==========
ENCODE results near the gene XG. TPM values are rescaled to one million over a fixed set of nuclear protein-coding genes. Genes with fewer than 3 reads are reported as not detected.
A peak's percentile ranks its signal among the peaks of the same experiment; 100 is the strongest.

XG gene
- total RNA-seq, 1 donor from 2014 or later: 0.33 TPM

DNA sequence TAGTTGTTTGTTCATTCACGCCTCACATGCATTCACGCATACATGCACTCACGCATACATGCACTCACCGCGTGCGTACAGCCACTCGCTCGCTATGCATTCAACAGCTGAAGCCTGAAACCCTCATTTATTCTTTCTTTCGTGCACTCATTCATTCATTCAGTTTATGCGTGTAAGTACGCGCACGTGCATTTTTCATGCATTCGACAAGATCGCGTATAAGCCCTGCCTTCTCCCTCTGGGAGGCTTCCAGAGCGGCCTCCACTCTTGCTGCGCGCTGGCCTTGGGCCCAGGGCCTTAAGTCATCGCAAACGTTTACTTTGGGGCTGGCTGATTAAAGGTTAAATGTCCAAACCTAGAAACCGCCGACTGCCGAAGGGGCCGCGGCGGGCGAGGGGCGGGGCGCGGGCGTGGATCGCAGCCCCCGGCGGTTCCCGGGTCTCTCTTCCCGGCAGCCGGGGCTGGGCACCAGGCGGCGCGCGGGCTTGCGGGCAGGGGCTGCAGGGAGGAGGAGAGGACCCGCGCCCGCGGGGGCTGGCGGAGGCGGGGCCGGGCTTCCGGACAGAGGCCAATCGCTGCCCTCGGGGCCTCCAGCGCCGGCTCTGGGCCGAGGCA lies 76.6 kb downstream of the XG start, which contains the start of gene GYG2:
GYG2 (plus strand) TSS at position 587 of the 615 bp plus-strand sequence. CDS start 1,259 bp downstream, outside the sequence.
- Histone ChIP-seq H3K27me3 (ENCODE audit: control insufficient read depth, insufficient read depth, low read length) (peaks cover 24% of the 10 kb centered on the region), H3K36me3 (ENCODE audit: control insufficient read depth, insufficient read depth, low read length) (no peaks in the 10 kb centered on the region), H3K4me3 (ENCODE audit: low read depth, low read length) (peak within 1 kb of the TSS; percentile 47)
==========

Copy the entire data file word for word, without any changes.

ENCODE results near the gene XG. TPM values are rescaled to one million over a fixed set of nuclear protein-coding genes. Genes with fewer than 3 reads are reported as not detected.
A peak's percentile ranks its signal among the peaks of the same experiment; 100 is the strongest.

XG gene
- total RNA-seq, 1 donor from 2014 or later: 0.33 TPM

DNA sequence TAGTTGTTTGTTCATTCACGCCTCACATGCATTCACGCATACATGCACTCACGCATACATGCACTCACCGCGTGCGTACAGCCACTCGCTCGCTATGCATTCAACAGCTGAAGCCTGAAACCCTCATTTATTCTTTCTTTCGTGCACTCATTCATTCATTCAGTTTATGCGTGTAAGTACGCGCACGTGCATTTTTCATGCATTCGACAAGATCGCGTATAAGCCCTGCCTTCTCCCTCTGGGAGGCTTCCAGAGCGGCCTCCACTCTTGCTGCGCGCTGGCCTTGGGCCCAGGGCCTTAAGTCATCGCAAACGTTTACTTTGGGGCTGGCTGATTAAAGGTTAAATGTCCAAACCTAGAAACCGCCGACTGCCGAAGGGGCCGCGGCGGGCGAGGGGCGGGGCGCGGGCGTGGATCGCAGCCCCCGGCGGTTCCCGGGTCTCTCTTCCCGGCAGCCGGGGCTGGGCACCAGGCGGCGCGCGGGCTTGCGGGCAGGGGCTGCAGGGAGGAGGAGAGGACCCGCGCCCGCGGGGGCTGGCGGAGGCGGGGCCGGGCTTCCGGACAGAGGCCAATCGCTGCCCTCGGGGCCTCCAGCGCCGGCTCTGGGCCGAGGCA lies 76.6 kb downstream of the XG start, which contains the start of gene GYG2:
GYG2 (plus strand) TSS at position 587 of the 615 bp plus-strand sequence. CDS start 1,259 bp downstream, outside the sequence.
- Histone ChIP-seq H3K27me3 (ENCODE audit: control insufficient read depth, insufficient read depth, low read length) (peaks cover 24% of the 10 kb centered on the region), H3K36me3 (ENCODE audit: control insufficient read depth, insufficient read depth, low read length) (no peaks in the 10 kb centered on the region), H3K4me3 (ENCODE audit: low read depth, low read length) (peak within 1 kb of the TSS; percentile 47)